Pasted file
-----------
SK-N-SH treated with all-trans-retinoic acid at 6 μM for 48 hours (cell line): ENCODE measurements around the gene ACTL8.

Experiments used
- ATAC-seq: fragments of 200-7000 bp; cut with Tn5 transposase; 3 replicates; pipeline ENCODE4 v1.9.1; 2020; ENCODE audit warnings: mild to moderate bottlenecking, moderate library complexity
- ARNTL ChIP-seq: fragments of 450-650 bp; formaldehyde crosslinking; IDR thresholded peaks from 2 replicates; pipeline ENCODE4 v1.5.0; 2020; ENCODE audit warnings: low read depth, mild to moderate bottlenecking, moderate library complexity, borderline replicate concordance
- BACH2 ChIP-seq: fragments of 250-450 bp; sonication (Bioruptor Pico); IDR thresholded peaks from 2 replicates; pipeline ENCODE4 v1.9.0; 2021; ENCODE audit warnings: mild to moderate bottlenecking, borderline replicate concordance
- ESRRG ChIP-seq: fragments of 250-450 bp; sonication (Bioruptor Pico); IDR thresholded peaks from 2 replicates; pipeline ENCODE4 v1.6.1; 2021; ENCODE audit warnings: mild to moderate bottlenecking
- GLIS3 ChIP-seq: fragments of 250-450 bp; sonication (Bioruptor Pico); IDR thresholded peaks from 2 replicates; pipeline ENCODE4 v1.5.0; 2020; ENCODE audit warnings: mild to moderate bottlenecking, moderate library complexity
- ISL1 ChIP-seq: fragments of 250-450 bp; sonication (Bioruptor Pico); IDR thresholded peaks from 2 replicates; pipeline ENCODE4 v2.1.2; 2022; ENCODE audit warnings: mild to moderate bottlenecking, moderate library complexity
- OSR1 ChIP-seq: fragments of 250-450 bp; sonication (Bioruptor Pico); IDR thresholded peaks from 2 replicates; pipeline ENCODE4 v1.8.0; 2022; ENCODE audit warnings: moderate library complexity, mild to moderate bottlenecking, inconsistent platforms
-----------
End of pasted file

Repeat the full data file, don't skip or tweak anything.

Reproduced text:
SK-N-SH treated with all-trans-retinoic acid at 6 μM for 48 hours (cell line): ENCODE measurements around the gene ACTL8.

Experiments used
- ATAC-seq: fragments of 200-7000 bp; cut with Tn5 transposase; 3 replicates; pipeline ENCODE4 v1.9.1; 2020; ENCODE audit warnings: mild to moderate bottlenecking, moderate library complexity
- ARNTL ChIP-seq: fragments of 450-650 bp; formaldehyde crosslinking; IDR thresholded peaks from 2 replicates; pipeline ENCODE4 v1.5.0; 2020; ENCODE audit warnings: low read depth, mild to moderate bottlenecking, moderate library complexity, borderline replicate concordance
- BACH2 ChIP-seq: fragments of 250-450 bp; sonication (Bioruptor Pico); IDR thresholded peaks from 2 replicates; pipeline ENCODE4 v1.9.0; 2021; ENCODE audit warnings: mild to moderate bottlenecking, borderline replicate concordance
- ESRRG ChIP-seq: fragments of 250-450 bp; sonication (Bioruptor Pico); IDR thresholded peaks from 2 replicates; pipeline ENCODE4 v1.6.1; 2021; ENCODE audit warnings: mild to moderate bottlenecking
- GLIS3 ChIP-seq: fragments of 250-450 bp; sonication (Bioruptor Pico); IDR thresholded peaks from 2 replicates; pipeline ENCODE4 v1.5.0; 2020; ENCODE audit warnings: mild to moderate bottlenecking, moderate library complexity
- ISL1 ChIP-seq: fragments of 250-450 bp; sonication (Bioruptor Pico); IDR thresholded peaks from 2 replicates; pipeline ENCODE4 v2.1.2; 2022; ENCODE audit warnings: mild to moderate bottlenecking, moderate library complexity
- OSR1 ChIP-seq: fragments of 250-450 bp; sonication (Bioruptor Pico); IDR thresholded peaks from 2 replicates; pipeline ENCODE4 v1.8.0; 2022; ENCODE audit warnings: moderate library complexity, mild to moderate bottlenecking, inconsistent platforms